Special Issue "Exploring Contemporary Historical Fiction"

deadline for submissions: 
December 1, 2019
full name / name of organization: 
Dr Elodie Rousselot, School of Area Studies, History, Politics and Literature, University of Portsmouth, Portsmouth, United Kingdom

This special issue of the journal Humanities is dedicated to a field that is currently experiencing a veritable explosion: contemporary historical fiction. In recent years the genre has been successful in securing coveted literary prizes and in attracting the efforts of some of the best contemporary writers of fiction. It also seems to have become the mode par excellence of addressing some of the most important issues faced in the present: climate change, war, dwindling notions of national identity in a globalised world, the ethical implications of scientific research, new understandings of sexual identity, and the redefinition of gender roles and gender relations, to name but a few, have all been addressed in contemporary historical fiction. This special issue invites contributions that reflect on the function of these imaginative returns to the past, and that consider what makes historical fiction seemingly the preferred mode for exploring these issues.

These questions are even more relevant at a time when the fallibility of historical narratives as means of representing the past – as well as the problems surrounding the notion of historical truth – are no longer under question. In addition, postmodern theory has also taught us to be distrustful of narratives that attempt to reproduce the real in a seemingly accurate fashion. Yet, contemporary historical fiction seems more intent than ever on doing just that: abandoning the overtly disruptive strategies of historiographic metafiction, it chooses instead traditional forms of narration that attempt to reproduce the past realistically. As a result, this new type of faux historical realism, also called ‘neo-historical’ fiction, runs the risk of pandering to the nostalgic desires of contemporary culture, apparently offering an easy escape into a refashioned past, away from the realities of an increasingly complex present. It also makes its potential for challenging the latter a lot more difficult to discern. This special issue therefore welcomes contributions that consider the motives of this type of contemporary historical fiction, the purpose it might serve, and whether it can in fact deliver the potential for change promised by more experimental forms of historical fiction.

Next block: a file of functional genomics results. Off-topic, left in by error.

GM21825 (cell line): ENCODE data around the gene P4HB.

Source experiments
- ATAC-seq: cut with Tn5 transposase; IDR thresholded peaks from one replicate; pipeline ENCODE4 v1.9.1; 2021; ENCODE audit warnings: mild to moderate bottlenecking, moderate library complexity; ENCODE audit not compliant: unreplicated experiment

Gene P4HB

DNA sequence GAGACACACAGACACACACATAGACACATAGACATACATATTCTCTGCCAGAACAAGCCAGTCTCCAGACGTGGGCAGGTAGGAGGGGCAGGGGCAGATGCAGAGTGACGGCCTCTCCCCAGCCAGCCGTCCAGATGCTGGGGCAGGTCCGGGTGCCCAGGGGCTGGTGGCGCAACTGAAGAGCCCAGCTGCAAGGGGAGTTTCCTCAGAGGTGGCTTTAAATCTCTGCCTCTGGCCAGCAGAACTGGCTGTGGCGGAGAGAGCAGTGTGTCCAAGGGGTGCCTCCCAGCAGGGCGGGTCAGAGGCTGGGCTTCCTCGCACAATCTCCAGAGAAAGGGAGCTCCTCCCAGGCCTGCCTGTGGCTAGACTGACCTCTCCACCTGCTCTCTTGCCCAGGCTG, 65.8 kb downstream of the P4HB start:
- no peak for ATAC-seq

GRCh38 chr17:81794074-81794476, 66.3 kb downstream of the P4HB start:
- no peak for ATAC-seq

Dr. Elodie Rousselot
Guest Editor

Manuscript Submission Information

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  • contemporary historical fiction
  • neo-historical fiction
  • postcolonial historical novel
  • historical fiction for a global present
  • queering the past in contemporary historical fiction
  • historical fiction and trauma/war narrative
  • neo-Victorian literature